Always inspect your skating equipment before each use. You wouldn’t head out on the slopes without properly functioning bindings, skis, or boots. Same should be true for your skates. Perform the following quick checks before you head out.

  • Wiggle each wheel to check axle tightness.
  • Check the screws/bolts that secure the wheels to make sure they are tight. If bolts that secure the wheels are loose, tighten them with the Allen wrench included in the box. This is especially important with recently changed or rotated wheels.
  • Spin wheels to check that bearings are spinning freely.
  • Examine the wheels for wear. Excessively worn wheels decrease overall performance and control.
  • Inspect brake pads for wear and tightness. Inspect all other brake components to ensure that they are secure and in working order.
  • Check for worn laces and loose buckles. Replace or have repaired if needed.
  • Beware of loose laces while skating.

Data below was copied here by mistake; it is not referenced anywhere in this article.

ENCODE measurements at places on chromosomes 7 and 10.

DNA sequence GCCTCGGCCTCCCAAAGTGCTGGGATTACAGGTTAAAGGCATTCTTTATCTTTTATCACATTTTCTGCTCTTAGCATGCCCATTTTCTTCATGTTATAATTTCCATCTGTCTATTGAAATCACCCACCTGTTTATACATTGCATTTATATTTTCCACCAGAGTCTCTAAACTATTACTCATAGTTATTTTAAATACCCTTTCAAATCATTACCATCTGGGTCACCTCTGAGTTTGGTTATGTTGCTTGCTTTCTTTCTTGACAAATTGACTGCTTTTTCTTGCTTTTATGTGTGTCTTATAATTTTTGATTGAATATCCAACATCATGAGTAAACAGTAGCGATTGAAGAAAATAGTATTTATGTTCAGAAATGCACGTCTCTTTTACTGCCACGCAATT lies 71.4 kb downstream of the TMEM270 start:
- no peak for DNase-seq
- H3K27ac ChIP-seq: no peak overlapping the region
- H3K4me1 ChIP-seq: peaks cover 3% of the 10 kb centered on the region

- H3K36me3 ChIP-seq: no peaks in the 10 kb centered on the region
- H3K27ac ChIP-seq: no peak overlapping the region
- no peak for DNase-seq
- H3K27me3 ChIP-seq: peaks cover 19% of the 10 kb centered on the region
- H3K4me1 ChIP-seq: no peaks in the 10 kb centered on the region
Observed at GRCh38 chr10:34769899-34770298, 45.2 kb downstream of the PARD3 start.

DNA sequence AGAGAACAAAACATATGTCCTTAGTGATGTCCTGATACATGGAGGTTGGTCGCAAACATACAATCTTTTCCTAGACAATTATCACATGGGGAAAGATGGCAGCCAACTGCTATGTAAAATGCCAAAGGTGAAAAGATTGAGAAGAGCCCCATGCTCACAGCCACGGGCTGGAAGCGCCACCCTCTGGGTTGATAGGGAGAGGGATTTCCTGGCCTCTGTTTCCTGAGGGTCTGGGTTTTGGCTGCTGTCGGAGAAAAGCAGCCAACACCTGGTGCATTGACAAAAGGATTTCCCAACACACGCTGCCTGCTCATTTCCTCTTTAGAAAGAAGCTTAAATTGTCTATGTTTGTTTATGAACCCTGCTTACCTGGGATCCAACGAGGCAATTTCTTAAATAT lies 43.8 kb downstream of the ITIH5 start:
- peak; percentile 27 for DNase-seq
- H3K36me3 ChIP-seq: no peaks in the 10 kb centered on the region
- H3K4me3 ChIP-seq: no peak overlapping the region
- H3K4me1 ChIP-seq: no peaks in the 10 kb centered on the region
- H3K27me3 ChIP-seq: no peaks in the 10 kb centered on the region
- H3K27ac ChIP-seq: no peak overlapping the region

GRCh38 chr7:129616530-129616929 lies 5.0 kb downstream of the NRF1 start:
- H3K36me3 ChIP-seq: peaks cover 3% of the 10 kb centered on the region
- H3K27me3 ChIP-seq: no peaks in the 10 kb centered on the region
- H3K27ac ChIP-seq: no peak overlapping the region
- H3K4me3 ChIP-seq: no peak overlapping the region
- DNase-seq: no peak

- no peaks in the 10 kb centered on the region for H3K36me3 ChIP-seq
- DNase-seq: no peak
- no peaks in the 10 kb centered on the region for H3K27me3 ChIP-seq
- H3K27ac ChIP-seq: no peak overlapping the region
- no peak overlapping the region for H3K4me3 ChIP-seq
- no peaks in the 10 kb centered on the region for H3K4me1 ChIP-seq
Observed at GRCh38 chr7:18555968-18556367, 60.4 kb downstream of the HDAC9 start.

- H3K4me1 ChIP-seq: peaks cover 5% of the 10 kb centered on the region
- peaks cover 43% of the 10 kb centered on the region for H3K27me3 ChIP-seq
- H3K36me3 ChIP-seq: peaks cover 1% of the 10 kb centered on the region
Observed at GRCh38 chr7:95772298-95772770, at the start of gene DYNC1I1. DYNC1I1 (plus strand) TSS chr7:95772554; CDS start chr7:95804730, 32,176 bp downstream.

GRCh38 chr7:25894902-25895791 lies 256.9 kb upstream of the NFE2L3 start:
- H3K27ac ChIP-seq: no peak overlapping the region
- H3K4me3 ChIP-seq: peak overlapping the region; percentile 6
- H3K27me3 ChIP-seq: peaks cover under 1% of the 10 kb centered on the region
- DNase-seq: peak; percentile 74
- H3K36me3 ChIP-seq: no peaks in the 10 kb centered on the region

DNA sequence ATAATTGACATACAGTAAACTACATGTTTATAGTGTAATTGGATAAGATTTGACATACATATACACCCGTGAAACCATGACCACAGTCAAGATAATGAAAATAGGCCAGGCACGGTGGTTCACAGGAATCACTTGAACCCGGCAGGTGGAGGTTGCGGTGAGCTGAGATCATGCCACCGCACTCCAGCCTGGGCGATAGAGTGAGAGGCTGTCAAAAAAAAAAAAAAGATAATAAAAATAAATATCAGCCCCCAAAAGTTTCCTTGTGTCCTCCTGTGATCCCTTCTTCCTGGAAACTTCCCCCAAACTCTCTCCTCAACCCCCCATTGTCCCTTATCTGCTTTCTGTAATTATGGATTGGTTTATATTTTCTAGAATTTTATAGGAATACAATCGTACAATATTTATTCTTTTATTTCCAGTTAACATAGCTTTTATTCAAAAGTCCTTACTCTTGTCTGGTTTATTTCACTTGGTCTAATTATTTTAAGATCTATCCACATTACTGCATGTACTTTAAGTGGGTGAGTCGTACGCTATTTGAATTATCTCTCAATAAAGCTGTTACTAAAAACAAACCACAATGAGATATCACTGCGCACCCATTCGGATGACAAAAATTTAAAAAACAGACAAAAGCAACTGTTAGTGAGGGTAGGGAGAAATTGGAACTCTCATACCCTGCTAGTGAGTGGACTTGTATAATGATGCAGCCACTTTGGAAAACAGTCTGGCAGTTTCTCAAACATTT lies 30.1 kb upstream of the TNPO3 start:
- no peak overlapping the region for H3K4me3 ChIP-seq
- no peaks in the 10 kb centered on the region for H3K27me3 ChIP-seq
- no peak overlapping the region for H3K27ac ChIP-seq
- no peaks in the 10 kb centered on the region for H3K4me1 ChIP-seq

• Check for frame damage (e.g. cracks, breaks, bends) and that they are securely mounted.
  • Look for cracks in the shell and cuff. If cracks are detected, do not use your skates and have them replaced or repaired.
  • Wear one pair of athletic socks. Skates should fit securely without being too tight or uncomfortable.
  • For optimal ankle support, make sure your ankle area is laced or buckled tightly when first starting out.
  • Wear ALL the protective gear - helmet, wrist guards, elbow and knee pads.

Phase 1

Once you’ve got the basics of movement and stopping down, you’re ready for Phase 1. In Phase 1 the focus is on creating a solid foundation for the work ahead.

A-Frame turn

Terrain

Begin on a smooth, flat, paved surface with no slope.

Objective